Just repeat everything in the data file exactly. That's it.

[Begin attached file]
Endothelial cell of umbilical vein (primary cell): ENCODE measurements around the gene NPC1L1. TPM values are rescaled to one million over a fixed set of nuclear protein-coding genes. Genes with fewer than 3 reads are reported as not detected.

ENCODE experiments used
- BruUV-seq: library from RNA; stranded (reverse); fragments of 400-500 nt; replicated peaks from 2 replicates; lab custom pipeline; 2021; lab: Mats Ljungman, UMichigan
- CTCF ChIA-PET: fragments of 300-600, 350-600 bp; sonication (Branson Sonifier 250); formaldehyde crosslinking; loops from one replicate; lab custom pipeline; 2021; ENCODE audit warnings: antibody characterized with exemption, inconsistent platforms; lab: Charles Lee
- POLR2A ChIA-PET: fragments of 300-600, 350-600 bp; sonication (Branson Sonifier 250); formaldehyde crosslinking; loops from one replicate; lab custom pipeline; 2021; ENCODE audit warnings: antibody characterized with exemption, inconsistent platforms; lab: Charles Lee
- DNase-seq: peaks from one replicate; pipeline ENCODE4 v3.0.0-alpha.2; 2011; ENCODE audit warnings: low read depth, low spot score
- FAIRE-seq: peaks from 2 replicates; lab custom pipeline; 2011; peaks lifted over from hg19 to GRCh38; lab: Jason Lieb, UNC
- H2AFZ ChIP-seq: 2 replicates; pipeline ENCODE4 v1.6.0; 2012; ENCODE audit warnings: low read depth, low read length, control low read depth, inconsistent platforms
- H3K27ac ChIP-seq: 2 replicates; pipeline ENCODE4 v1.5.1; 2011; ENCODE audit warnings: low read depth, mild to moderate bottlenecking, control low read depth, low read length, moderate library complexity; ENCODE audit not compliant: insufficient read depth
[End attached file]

Endothelial cell of umbilical vein (primary cell): ENCODE measurements around the gene NPC1L1. TPM values are rescaled to one million over a fixed set of nuclear protein-coding genes. Genes with fewer than 3 reads are reported as not detected.

ENCODE experiments used
- BruUV-seq: library from RNA; stranded (reverse); fragments of 400-500 nt; replicated peaks from 2 replicates; lab custom pipeline; 2021; lab: Mats Ljungman, UMichigan
- CTCF ChIA-PET: fragments of 300-600, 350-600 bp; sonication (Branson Sonifier 250); formaldehyde crosslinking; loops from one replicate; lab custom pipeline; 2021; ENCODE audit warnings: antibody characterized with exemption, inconsistent platforms; lab: Charles Lee
- POLR2A ChIA-PET: fragments of 300-600, 350-600 bp; sonication (Branson Sonifier 250); formaldehyde crosslinking; loops from one replicate; lab custom pipeline; 2021; ENCODE audit warnings: antibody characterized with exemption, inconsistent platforms; lab: Charles Lee
- DNase-seq: peaks from one replicate; pipeline ENCODE4 v3.0.0-alpha.2; 2011; ENCODE audit warnings: low read depth, low spot score
- FAIRE-seq: peaks from 2 replicates; lab custom pipeline; 2011; peaks lifted over from hg19 to GRCh38; lab: Jason Lieb, UNC
- H2AFZ ChIP-seq: 2 replicates; pipeline ENCODE4 v1.6.0; 2012; ENCODE audit warnings: low read depth, low read length, control low read depth, inconsistent platforms
- H3K27ac ChIP-seq: 2 replicates; pipeline ENCODE4 v1.5.1; 2011; ENCODE audit warnings: low read depth, mild to moderate bottlenecking, control low read depth, low read length, moderate library complexity; ENCODE audit not compliant: insufficient read depth